"People want to do the best science," he added. "So they tweak the protocol to make it better—but every time they do that, it adds months to the process. Those months significantly decrease the likelihood that the study will accrue patients."

This graph shows the relative odds that a clinical trial with the indicated development time will meet its accrual goals. The dotted line indicates the median development time. Points (triangles) above the dotted line indicate greater success in meeting accrual goals; points below the line indicate less success. Trials with a development time of 9 to 12 months were significantly more likely to achieve their accrual goals, while those exceeding 27 months were significantly less likely to achieve their accrual goals. (Source: Cheng et al., 2009) This graph shows the relative odds that a clinical trial with the indicated development time will meet its accrual goals. The dotted line indicates the median development time. Points (triangles) above the dotted line indicate greater success in meeting accrual goals; points below the line indicate less success. Trials with a development time of 9 to 12 months were significantly more likely to achieve their accrual goals, while those exceeding 27 months were significantly less likely to achieve their accrual goals. (Source: Cheng et al., 2009)

A Question of Complexity

Scientific advances have increased the complexity of cancer clinical trials, said Dr. James Doroshow, director of NCI's Division of Cancer Treatment and Diagnosis. For example, many trials now include imaging studies or studies of genetic biomarkers, which provide valuable information about why a treatment works, doesn't work, or works only in some patients. "The most informative trials are often the ones that incorporate these studies, yet doing so adds to the complexity of trial development," he said.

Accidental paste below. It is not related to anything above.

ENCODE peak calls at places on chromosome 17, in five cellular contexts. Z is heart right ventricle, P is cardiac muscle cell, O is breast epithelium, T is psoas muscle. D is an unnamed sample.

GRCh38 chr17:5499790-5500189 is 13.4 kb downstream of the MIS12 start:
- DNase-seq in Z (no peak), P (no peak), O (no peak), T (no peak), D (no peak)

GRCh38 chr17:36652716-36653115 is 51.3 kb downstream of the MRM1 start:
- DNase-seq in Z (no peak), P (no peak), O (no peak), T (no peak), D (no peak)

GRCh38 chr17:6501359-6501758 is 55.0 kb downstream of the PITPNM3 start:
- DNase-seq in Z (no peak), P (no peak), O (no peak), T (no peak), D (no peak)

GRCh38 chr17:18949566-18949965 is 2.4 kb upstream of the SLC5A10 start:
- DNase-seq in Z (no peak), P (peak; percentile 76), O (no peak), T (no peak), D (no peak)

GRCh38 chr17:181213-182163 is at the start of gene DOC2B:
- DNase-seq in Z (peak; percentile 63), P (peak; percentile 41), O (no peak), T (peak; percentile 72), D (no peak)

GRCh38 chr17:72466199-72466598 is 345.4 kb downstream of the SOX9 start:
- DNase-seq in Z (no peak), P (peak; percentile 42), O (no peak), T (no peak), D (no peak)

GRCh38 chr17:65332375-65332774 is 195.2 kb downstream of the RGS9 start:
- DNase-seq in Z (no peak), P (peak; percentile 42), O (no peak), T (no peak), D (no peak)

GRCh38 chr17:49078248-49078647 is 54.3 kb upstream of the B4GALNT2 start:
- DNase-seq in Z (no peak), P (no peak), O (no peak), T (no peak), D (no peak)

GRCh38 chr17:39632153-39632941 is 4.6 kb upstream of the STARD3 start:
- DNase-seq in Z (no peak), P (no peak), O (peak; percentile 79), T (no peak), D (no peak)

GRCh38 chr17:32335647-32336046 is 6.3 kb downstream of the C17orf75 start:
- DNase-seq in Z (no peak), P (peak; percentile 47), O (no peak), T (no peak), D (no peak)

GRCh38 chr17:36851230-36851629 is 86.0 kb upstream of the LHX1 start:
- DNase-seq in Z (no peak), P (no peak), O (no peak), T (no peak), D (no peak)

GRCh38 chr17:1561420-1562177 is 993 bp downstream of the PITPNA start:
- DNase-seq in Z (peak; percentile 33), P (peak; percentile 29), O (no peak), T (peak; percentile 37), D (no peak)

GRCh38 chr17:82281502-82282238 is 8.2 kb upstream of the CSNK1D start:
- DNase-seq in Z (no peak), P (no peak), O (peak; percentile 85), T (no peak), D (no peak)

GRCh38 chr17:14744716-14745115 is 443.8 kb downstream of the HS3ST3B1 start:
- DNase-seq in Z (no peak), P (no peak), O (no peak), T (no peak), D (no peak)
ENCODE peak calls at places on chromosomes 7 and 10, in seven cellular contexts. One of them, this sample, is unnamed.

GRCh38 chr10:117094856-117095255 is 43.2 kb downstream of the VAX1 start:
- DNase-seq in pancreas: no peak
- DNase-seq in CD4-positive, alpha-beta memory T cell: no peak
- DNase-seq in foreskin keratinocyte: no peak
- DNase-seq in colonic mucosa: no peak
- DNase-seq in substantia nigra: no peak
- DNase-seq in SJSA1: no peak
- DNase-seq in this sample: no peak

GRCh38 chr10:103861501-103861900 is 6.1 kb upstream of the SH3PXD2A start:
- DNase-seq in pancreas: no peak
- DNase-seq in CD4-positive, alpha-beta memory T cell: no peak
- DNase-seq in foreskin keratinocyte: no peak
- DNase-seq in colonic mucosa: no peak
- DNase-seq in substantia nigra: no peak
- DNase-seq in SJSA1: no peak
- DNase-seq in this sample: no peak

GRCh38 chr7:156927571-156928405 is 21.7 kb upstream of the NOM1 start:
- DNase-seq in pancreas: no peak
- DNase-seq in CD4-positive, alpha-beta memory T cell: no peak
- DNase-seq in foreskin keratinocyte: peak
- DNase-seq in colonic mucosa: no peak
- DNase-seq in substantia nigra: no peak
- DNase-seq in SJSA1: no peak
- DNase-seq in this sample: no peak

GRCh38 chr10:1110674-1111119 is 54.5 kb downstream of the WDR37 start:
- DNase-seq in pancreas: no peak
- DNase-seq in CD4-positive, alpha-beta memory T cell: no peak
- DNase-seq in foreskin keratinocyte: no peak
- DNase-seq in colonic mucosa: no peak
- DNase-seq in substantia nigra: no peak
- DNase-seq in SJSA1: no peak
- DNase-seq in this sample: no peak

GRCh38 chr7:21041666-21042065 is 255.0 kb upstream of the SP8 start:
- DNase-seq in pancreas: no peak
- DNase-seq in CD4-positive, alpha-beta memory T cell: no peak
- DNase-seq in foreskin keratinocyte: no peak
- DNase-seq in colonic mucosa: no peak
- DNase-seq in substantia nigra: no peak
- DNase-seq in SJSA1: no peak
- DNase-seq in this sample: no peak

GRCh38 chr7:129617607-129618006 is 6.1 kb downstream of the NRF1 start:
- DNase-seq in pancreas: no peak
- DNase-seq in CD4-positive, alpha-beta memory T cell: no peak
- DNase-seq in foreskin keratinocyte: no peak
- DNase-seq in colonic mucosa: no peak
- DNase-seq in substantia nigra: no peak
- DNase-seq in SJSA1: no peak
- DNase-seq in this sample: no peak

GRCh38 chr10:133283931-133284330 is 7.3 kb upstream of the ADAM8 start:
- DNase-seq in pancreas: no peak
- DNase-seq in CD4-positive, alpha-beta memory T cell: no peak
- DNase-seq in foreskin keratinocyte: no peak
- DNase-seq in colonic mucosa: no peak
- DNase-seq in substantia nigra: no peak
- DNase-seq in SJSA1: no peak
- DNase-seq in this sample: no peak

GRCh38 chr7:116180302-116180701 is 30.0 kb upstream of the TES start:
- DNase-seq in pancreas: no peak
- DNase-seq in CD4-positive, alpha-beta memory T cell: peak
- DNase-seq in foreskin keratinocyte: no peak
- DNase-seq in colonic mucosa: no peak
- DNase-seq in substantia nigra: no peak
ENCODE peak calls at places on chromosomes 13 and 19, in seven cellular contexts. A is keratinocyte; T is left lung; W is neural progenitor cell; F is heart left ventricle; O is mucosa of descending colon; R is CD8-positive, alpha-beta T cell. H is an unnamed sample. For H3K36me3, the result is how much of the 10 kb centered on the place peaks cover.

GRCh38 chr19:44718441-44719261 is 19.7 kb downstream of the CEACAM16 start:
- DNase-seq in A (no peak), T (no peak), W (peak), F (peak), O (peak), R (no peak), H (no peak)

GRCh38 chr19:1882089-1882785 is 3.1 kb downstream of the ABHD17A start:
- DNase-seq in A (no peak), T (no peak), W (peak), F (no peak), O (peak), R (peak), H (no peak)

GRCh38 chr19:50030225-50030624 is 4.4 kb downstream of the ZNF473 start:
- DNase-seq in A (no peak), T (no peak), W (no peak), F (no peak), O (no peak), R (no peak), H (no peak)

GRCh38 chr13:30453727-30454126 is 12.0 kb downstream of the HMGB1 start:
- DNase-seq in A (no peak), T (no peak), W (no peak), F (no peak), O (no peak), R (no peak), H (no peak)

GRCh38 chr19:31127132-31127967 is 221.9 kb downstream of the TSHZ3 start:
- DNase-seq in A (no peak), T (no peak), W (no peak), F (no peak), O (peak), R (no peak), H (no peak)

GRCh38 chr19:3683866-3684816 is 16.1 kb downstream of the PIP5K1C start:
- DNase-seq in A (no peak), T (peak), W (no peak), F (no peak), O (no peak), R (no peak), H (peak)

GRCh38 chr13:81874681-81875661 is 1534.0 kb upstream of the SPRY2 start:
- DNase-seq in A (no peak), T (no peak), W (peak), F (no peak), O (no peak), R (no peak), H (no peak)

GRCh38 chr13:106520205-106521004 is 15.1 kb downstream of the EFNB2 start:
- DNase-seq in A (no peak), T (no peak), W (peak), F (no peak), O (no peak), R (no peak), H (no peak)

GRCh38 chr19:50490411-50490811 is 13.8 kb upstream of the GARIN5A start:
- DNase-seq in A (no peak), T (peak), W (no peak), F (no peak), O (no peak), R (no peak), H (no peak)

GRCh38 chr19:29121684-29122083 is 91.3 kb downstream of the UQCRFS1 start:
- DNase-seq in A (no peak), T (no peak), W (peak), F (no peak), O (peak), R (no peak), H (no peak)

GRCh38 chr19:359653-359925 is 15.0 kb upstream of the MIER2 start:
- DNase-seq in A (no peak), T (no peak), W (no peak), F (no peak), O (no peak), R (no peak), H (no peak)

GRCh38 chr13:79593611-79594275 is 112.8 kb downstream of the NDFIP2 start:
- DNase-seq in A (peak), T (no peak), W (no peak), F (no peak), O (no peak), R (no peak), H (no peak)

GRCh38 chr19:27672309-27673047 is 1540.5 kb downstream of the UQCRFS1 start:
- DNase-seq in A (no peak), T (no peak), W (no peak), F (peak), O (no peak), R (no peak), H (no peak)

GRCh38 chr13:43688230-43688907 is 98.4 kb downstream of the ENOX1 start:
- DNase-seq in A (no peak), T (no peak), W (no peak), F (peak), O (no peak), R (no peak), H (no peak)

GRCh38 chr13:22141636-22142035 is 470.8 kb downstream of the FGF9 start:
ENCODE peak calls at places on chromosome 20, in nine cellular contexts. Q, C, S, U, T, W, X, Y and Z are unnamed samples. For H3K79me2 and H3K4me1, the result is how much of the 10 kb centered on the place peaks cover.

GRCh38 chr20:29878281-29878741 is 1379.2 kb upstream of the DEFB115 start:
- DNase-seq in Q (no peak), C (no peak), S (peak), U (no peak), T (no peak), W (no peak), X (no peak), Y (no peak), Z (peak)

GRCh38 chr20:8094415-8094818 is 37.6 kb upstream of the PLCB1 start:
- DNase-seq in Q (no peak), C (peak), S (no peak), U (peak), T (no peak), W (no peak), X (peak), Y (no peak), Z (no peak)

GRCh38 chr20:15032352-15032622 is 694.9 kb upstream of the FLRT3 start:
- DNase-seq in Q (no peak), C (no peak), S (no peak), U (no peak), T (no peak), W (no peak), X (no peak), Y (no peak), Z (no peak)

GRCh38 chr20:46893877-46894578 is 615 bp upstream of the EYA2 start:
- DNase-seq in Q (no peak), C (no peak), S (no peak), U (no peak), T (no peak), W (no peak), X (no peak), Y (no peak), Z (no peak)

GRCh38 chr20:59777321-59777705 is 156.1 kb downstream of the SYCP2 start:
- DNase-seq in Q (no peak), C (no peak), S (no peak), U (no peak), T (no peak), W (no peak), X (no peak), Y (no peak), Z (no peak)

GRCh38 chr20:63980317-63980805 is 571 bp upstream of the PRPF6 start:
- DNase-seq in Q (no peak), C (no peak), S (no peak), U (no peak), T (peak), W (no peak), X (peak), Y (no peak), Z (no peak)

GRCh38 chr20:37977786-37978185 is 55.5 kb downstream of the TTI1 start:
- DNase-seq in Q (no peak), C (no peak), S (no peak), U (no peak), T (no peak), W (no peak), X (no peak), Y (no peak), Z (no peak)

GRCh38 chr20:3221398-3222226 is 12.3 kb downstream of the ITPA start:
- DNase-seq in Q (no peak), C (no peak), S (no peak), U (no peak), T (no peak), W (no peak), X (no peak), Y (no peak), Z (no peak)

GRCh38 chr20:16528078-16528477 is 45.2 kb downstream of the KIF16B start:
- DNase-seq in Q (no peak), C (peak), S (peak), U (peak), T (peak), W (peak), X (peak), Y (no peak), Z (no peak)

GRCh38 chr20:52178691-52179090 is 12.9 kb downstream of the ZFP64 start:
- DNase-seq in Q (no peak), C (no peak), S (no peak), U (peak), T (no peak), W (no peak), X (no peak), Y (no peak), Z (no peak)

Improving operational effectiveness was a major focus of NCI's Clinical Trials Working Group. Dr. Doroshow is a co-chair of the Operational Efficiency Working Group (OEWG), a task force that NCI Director Dr. John E. Niederhuber charged with devising strategies to reduce by half the activation time for clinical trials conducted by the cooperative groups and NCI-supported cancer centers.

One of the issues being considered by the OEWG is how to restructure financial incentives so that clinicians are able to make clinical trials a higher priority. At the moment clinical work is considered revenue-generating but clinical trials are not.

NCI's network of clinical trial activities developed over many years to meet the evolving needs of patients and clinical investigators, said Dr. Doroshow. "No one ever said, 'Let's make this a harmonized process.' That's our goal now—to create a clinical trials system that is efficient, streamlined, and coordinated."